Uwin Ariyaratne the Jack of all trades | Sunday Observer

Uwin Ariyaratne the Jack of all trades

Ariyaratne on the rugby field
Ariyaratne on the rugby field

Anyone’s and everyone’s dream and desire is to rise and shine, academically and extra-curricular activities-wise. However, it is so elusive, only a few and rare pull-it off. Entering and expanding that list is the fine all-rounder Uwin Ariyaratne.

He is in his youthful years itself and has developed the golden touch. Gold itself seems to have taken a major liking to him; medals are attracted like a magnet.

The 26-year-old appears to be that wonder and well-balanced boy. But his boyish looks are steadily being taken over by a masculine man and the Kandy lad is already the owner of a number of records, in sports and in the area of academics.

Ariyaratne, a past pupil of Kingswood College, Kandy and Vidyartha College, Kandy was the First XV rugby captain of Kingswood College in 2012. He was also the vice-captain of the Sri Lanka University Rugby Team for the World University Rugby 7s Championship in 2018 held in Namibia in July 2018 where they were placed eighth in the world.

He had not only attracted medals, but also the army to play for them.

“When we leave school, they tend to invite to come and play. Instead, I opted to enter the university. I played for my university as well as for Sri Lanka Universities,” he told the Sunday Observer.

As the eldest of the family of four, he has led by example. His calibre of real all-rounders, with a plethora of awards and accolades, have become an iota, in this digitally distracted day and age. Ariyaratne’s long-list of medals and trophies are only growing; it may prompt him to go for a trophy cabinet, in due course.

The physical game of rugby; requiring a physique that would withstand the rough and tough has rewarded that. While that box is ticked, he has already got a feel of another sport meant for the body. The sport of wrestling with twists turns and tackles.

He obtained, the University Colours for wrestling and rugby from 2015-2018 and was endowed as Best Wrestler in 2015, as the inter-university wresting Champion. That period was like the heydays, as in rugby too he was named the Best Rugby Player 2016 for being the highest try scorer (14 tries, 5 matches) at the Sri Lanka University Games.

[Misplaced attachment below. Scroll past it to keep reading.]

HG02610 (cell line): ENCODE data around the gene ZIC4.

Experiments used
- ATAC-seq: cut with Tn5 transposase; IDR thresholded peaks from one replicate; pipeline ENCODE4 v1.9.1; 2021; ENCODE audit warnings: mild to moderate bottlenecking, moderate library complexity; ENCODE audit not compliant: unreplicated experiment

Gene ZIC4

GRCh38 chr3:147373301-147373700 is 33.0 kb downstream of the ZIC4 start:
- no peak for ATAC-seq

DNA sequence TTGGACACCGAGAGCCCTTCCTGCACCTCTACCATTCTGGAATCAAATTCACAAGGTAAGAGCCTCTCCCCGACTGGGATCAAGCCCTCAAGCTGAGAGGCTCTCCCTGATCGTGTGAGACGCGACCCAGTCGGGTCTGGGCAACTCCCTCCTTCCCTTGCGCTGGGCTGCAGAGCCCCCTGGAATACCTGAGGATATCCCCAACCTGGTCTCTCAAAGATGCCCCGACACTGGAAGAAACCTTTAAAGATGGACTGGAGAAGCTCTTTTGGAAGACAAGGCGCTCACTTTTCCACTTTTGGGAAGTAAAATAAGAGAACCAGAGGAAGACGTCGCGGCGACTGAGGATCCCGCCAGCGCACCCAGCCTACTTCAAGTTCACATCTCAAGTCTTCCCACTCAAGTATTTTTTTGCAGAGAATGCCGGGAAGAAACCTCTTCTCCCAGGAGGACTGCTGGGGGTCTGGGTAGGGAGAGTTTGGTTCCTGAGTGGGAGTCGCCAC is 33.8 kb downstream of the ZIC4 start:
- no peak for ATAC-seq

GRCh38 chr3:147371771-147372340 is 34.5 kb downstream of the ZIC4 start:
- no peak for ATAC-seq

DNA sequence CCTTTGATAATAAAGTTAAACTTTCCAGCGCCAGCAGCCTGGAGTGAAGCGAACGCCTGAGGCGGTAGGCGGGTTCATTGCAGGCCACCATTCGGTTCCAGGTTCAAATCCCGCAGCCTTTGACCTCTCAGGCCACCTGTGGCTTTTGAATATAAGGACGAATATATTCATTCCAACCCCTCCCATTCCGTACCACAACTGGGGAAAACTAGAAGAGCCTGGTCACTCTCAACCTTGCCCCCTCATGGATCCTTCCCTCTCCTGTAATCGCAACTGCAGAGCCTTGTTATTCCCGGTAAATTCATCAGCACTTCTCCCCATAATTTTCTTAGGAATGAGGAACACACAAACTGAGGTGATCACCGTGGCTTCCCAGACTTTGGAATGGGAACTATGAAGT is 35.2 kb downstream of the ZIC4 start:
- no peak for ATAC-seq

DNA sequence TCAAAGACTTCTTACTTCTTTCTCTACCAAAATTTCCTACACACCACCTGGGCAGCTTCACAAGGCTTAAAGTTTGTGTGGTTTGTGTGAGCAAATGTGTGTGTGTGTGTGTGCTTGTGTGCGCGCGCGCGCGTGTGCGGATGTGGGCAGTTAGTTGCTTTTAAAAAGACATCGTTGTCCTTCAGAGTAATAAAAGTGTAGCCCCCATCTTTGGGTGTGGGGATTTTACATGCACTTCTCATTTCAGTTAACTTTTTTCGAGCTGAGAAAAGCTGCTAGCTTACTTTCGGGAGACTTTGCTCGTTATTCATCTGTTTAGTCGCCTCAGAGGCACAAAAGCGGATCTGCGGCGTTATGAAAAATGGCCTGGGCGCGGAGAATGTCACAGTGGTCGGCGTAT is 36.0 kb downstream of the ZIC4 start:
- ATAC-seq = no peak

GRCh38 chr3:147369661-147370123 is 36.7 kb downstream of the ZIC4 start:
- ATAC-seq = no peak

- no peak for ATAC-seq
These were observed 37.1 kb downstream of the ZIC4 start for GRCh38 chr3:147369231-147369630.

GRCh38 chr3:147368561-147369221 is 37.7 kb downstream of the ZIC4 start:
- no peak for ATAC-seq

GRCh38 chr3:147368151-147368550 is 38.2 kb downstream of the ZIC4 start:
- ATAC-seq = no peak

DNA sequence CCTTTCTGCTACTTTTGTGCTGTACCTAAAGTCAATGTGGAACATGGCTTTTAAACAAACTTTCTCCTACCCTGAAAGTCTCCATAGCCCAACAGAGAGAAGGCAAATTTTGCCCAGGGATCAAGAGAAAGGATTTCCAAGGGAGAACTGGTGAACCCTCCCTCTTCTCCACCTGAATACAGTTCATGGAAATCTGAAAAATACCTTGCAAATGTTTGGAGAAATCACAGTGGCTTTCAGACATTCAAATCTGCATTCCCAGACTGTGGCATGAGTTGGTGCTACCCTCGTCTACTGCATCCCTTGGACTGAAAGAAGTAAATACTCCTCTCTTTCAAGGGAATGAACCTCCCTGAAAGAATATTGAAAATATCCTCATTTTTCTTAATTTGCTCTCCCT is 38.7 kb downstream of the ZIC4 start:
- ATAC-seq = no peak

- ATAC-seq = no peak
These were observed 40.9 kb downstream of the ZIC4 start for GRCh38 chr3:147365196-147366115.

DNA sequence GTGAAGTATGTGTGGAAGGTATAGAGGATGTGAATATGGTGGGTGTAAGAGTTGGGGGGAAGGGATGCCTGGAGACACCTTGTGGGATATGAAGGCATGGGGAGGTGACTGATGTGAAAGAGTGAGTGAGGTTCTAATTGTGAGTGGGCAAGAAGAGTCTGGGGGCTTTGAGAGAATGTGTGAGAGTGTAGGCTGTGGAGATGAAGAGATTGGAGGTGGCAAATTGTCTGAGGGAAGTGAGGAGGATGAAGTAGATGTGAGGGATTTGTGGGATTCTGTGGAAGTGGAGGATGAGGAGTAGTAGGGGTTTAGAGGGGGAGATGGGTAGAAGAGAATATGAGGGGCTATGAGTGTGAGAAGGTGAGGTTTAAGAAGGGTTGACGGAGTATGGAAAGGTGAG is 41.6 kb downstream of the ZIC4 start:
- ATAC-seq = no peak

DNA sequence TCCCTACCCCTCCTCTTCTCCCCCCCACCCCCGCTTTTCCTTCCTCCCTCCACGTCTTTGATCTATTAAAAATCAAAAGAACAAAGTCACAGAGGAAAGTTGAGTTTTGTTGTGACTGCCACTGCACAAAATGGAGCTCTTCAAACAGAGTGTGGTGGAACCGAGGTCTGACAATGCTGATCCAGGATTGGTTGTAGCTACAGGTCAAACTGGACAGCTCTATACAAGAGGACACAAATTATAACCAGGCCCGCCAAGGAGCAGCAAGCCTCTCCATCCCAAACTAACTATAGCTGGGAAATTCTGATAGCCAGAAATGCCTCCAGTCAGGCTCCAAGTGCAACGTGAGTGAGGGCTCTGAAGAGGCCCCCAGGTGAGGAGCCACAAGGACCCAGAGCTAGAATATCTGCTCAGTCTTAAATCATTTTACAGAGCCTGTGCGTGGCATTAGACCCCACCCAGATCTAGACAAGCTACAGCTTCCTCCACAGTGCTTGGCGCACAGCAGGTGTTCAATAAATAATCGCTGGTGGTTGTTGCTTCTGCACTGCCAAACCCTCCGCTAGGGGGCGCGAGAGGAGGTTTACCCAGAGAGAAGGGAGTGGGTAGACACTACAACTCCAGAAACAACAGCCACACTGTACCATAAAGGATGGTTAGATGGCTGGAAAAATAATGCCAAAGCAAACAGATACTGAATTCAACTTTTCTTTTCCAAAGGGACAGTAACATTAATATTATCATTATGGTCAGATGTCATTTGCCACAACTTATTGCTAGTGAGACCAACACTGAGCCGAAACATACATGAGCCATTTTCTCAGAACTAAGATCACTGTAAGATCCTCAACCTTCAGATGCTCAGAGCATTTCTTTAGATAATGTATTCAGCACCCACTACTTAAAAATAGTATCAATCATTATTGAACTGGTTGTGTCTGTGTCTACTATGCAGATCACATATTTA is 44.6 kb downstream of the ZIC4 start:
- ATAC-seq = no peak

Speaking about the challenging aspects, he said: “My main challenge was time management. I did a lot of things; academically and extracurricular activities. The biggest challenge was managing all the activities within 24-hours,”

Asked how he overcame that, he responded: “Merely planned ahead”.

“That is short-term and long-term planning. The short-term goal, of course, was my Bachelor’s. Long-term, I’m trying to do my PhD in finance, to continue as an academic,” said Ariyaratne as he let the cat out of the bag.

Now, an Assistant lecturer, at the Management Faculty of the Peradeniya University, he has set his sights on continuing in this profession. To work towards becoming a successful academic. Guide all students in the right direction. He has also spent some part of his youthful life, at the Sri Jayawardenapura University, during the quest to become a graduate and credits the free education system and the taxpayers of Sri Lanka.

His goal was to balance both. “I did not want to go extreme in sports. Because we must sacrifice some time in sports.

If you’re going to be a professional sportsman, you need to sacrifice everything,” he declared.

He has already made the most as a university student. “In university life, I did it to the maximum level. I got Sri Lanka university Colours and participated by sporting these Colours. That is the maximum level, as a university-level, you can go,” he said.

“I think, the athletes must have more support than they are getting now. Firstly, financial support. Most of the sports, they don’t have any contracts. In cricket and rugby, they have. In rugby, though, not much. The financial support is a must. Because, when one goes on as a full-time professional athlete, they need money. The current system, what they are doing is they join the forces or play Mercantile,” he explained.

Drawing an example he said that the netball players who won the Asian championship are receiving only Rs. 30,000 per month, on a contract basis.

“It’s said, it is inadequate to cover their nutritional needs.

“Administrative help should also improve. From the ministries et al,” said Ariyaratne.

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